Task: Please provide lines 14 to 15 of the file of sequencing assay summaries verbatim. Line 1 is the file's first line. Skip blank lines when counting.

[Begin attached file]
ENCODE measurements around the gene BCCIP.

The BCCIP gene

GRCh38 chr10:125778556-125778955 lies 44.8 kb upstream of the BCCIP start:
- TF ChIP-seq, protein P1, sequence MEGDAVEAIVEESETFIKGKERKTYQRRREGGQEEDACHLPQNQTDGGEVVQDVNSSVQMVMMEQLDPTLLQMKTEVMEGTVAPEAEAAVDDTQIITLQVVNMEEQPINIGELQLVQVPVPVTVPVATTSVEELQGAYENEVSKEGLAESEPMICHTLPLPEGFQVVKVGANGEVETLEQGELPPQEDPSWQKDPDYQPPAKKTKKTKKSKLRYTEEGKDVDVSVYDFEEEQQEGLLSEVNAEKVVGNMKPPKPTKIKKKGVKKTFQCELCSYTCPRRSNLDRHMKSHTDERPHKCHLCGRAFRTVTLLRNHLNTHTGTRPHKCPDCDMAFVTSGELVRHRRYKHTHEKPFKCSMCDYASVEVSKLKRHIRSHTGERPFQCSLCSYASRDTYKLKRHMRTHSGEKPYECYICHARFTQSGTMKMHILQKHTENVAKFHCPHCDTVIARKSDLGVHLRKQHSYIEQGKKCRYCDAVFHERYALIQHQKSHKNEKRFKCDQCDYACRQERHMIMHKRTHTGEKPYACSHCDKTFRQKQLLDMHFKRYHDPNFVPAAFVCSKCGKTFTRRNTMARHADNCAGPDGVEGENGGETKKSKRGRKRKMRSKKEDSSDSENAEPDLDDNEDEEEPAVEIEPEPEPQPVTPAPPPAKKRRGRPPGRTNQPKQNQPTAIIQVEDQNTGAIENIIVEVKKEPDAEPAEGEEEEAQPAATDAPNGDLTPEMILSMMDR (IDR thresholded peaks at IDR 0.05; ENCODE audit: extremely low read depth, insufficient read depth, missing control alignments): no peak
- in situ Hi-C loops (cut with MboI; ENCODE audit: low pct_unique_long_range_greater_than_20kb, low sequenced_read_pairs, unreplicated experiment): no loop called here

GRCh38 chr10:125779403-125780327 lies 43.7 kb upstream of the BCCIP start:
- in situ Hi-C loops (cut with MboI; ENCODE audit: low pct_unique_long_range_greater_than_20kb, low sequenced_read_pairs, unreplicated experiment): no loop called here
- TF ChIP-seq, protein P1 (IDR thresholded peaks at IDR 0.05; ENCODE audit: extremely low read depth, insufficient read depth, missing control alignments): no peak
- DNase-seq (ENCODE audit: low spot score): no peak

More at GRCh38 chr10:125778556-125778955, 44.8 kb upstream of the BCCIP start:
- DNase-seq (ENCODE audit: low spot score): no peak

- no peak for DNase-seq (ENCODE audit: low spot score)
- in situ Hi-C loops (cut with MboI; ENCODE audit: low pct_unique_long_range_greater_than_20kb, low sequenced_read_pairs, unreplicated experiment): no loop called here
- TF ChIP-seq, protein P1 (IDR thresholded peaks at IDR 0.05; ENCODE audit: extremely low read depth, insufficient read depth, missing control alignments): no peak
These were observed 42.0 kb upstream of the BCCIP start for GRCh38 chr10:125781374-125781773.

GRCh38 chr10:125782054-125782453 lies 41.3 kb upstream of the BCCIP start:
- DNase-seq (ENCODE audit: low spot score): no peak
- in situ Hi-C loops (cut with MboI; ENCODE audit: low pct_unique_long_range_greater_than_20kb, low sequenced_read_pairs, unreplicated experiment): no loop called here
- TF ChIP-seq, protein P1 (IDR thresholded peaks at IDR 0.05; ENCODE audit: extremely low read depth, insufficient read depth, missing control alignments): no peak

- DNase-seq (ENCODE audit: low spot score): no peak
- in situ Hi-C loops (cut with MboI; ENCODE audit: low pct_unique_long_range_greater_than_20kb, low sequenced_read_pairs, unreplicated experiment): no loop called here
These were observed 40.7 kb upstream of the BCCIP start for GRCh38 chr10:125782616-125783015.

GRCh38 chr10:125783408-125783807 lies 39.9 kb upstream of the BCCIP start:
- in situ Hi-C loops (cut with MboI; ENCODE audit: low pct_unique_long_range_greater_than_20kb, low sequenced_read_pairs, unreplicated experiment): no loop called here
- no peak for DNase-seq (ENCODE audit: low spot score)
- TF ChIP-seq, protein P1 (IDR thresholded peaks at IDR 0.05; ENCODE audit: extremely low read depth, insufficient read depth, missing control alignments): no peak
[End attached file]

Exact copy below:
- TF ChIP-seq, protein P1 (IDR thresholded peaks at IDR 0.05; ENCODE audit: extremely low read depth, insufficient read depth, missing control alignments): no peak
These were observed 42.0 kb upstream of the BCCIP start for GRCh38 chr10:125781374-125781773.